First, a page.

In our series Hidden Gems, writers share their favorite Bandcamp discoveries.
Isan Soul is both the title of Rasmee’s debut EP and the descriptor she uses for her music. As apt as it may seem, the “soul” isn’t intended as a reference to the genre: it points to the cultural roots of the Thai singer’s works. Born and raised in Ubon Ratchathani—a major city in Thailand’s Isan region—Rasmee learned to sing from her father, a singing teacher. She eventually moved to Chiang Mai and gained a wealth of experience that inspired her to create fresh takes on the traditional Lao folk music known as molam. Notably, it was Rasmee’s live performances with jazz musicians, and learning about Western African music’s similarities with molam (they both utilize the same pentatonic scales) that led to the tracks that define Isan Soul.
The large bulk of these songs are built solely on traditional singing and moody acoustic guitar playing. The lack of a khene (a free-reed mouth organ made of bamboo pipes) or a khene-resembling instrument automatically contemporizes these molam tracks. Given this absence, these songs also don’t begin with a kroen, the improvisatory khene that begin many molam tracks (an example can be heard on Rasmee’s “Yon – Sakon Nakhon”). Isan Soul’s sense of tradition primarily comes from its vocalizing, and Rasmee’s talents are strong enough to warrant such a crucial role in every song.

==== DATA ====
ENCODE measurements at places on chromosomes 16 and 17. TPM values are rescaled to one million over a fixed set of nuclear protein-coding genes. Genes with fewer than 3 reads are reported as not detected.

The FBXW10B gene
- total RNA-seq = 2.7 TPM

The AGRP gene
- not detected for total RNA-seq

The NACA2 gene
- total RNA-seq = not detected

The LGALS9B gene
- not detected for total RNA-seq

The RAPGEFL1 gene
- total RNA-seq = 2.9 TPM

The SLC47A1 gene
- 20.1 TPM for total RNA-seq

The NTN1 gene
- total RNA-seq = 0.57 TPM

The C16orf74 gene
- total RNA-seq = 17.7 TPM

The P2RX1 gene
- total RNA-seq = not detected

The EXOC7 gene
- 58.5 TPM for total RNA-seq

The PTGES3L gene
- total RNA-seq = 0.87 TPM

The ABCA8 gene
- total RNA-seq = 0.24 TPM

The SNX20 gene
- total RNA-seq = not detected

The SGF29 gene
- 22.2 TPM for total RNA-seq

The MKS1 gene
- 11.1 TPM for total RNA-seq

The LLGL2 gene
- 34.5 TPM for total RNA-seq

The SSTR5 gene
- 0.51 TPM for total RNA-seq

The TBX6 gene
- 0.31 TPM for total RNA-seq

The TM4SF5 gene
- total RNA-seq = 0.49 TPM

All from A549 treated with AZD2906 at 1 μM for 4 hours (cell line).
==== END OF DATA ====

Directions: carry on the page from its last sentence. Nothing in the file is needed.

On opening track “Maya,” Satukan Tiya Tira’s fingerpicking and slap strumming provide a serene backdrop to Rasmee’s lyrics about women finding self-worth. As with other tracks on Isan Soul, it’s arresting in its simplicity, allowing listeners to soak in the warmth of Rasmee’s earthy voice. “Boonruen’s Love Song” is even more soothing: it’s a tender lullaby that Rasmee’s father used to sing to her when she was an infant. Her voice undulates, clean and resounding, as shimmering guitar harmonics periodically instill a sense of tranquility. The EP’s most urgent track, “Lam Duan,” follows. It pays homage to Rasmee’s grandmother and the difficult life she faced before dying by suicide at 42.
The songs on Isan Soul are inherently personal, but it’s due to more than just lyrical content; throughout these lean 28 minutes, Rasmee looks to the past—from her various musical experiences to the people in her life to molam in general—to inform her honest portraits of present-day living. The “soul” in Isan Soul thus feels appropriate for one more reason: the unyielding intimacy of Rasmee’s music.